Saturday, April 02, 2005

Evolution of CHC Cross-Battery Assessment: Dr. Dawn Flanagan's NASP comments

Yesterday, at the end of a NASP paper session on CHC Cross-Battery (CB) assessment, Dr. Dawn Flanagan, leading expert on CB, made an interesting comment.

She stated that CB was developed prior to the emergence of a number of well standardized intelligence batteries (WJ III, SB5, KABC-II) that collectively provide "norm-based" composites of the major broad CHC abilities. Thus, she stated that the real value of the CB method should now morph towards supplementing CHC-designed batteries at the narrow ability level (e.g., trying to obtain a two-test Visual Memory composite when giving the WJ III would require supplementing the Picture Recognition test with another test of MV). I thought this was a very perceptive insight regarding the responsivness of CB methods to evolution of the major intelligence batteries.

5 comments:

Anonymous said...

Great thoughts, although I would ask about the time consideration? With over seventy-something narrow abilities, measuring narrow abilities twice reminds me much of what initially drove us away from Wechsler only batteries toward CHC theory (only it was broad abilities repeatedly while neglecting others.) I am wondering what might be the best harmony of assessing both areas congruent to the area of suspected disability, as well as areas that are dissident to the areas of suspected disability, without assessing so much that school psychologists are unable to complete the evaluations in a timely manner.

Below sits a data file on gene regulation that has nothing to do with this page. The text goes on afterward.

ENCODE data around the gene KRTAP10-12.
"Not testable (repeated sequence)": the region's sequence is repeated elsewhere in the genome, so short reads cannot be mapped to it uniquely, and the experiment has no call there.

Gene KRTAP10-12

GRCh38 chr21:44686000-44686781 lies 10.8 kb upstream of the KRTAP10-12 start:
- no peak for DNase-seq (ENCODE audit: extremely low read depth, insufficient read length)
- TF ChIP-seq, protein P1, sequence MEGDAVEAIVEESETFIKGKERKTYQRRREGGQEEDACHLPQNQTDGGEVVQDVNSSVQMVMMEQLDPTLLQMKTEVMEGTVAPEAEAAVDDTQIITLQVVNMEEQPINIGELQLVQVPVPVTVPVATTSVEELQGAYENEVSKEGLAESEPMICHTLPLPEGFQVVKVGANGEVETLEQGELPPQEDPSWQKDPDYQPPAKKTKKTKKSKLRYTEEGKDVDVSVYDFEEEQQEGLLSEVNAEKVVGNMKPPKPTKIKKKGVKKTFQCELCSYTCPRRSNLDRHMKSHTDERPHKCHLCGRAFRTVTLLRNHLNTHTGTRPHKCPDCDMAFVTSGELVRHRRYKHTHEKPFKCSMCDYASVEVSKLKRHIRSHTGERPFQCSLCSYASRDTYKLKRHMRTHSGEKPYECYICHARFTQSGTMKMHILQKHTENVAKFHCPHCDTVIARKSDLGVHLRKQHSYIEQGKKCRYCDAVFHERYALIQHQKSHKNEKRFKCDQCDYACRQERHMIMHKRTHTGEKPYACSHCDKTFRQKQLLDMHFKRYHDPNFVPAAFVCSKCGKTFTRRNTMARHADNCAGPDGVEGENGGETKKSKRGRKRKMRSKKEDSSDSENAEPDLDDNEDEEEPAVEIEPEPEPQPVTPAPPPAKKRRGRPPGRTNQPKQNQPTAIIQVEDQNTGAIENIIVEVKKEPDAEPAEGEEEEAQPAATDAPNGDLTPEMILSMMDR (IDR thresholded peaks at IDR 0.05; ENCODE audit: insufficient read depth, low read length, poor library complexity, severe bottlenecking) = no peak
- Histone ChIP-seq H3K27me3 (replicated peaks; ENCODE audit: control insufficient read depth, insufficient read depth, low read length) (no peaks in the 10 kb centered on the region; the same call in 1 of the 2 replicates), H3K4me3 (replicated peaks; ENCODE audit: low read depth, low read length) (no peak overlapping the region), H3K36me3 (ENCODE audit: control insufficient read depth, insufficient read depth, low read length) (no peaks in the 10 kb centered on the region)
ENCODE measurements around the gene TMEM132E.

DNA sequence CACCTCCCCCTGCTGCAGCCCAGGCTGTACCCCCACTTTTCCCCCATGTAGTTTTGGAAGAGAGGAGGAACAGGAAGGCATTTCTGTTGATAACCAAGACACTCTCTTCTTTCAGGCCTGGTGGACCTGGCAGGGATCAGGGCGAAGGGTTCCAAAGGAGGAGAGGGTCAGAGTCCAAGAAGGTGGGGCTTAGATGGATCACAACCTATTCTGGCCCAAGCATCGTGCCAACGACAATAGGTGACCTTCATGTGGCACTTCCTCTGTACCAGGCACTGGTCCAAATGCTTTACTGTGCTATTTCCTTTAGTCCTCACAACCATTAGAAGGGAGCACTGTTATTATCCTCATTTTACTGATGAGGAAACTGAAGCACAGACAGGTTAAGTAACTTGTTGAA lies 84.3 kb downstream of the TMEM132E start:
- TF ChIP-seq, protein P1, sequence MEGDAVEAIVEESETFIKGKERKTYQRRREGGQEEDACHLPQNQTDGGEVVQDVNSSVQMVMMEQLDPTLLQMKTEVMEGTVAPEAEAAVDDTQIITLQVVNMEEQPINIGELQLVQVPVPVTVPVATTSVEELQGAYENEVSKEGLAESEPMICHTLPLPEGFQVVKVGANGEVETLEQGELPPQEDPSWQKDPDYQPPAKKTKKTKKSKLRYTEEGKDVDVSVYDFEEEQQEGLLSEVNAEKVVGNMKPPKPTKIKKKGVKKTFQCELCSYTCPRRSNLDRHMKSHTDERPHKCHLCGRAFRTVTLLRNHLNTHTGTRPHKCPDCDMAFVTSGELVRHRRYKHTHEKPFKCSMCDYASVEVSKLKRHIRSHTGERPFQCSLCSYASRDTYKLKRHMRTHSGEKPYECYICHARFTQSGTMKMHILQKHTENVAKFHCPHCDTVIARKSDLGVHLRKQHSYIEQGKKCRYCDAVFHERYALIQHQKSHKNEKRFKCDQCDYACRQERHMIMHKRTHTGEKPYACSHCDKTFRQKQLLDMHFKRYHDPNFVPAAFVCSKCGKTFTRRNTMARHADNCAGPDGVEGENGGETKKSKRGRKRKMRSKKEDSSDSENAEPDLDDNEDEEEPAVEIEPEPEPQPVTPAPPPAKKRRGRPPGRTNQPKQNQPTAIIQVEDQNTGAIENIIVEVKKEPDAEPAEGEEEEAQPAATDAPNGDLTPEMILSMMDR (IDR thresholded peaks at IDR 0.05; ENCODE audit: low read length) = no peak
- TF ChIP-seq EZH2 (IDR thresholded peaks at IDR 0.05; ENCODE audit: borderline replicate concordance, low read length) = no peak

It kind of reminds me of smaller groupings and such. Teachers say, "Sally works best 1 on 1", but that would be true of most students-it's just not practical. I would certainly not wish to engage in any practice that's not psychometrically or clinically sound...but am concern about the inverse relationshp between time and data.

Jim Creed said...

MV then would be added to other narrow abilities already available within the WJ-III and Diagnostic Supplement --associative memory (and delayed), memory span, working memory, phonemic awareness, perceptual speed, and others, each important when "confirming" weaknesses related to low performance in achievement domains. It is important to take the extra step and be sure.

Robert Misak said...

John, the only reason I can think of for giving a second measure of a narrow ability is if you had some question re: the first measure. Like if I gave Analysis-Synthesis and Concept Formation from the WJ-III and the scores were 100 on CF and 70 on AS. Using CB principles, you would need to give another RG-Gf measure in order to see if the low score is for real. If they were both similar, you could assume that the kid’s Gf was where the cluster average said it was. If the additional RG measure (Logical Steps from the KAIT?) was a 70, you could safely assume that while his I-Gf was within normal limits, his RG is a deficit. Otherwise, you are putting too much emphasis on a single subtest. The benefit of so many new batteries being constructed using CHC is that the publishers are including more varied measures and not an overabundance of Gc, Gv, and Gs.

Anonymous said...

That makes good sense. You would want to confirm the nature of that low score (or perhaps even get it informally...does this kid "not understand" when it comes to reasoning out those math problems?)

I think I'm going to solicit an intern and we'll just start doing joint assessments...
-J

Robert Misak said...

Exactly. If a student does poorly on Concept Formation and WNL on An-Syn, one hypothesis could be that it was the (huge) language content of the instructions. You could then give any of the several matrix Reasoning subtests (like from the UNIT) to test that hypothesis...if he does WNL on the UNIT test, then An-Syn was affected by language (especially if he has Gc problems). If the UNIT measure was also poor, then you can safely rule it out. It jsut took one extra subtest to figure that you, not a whole nother battery.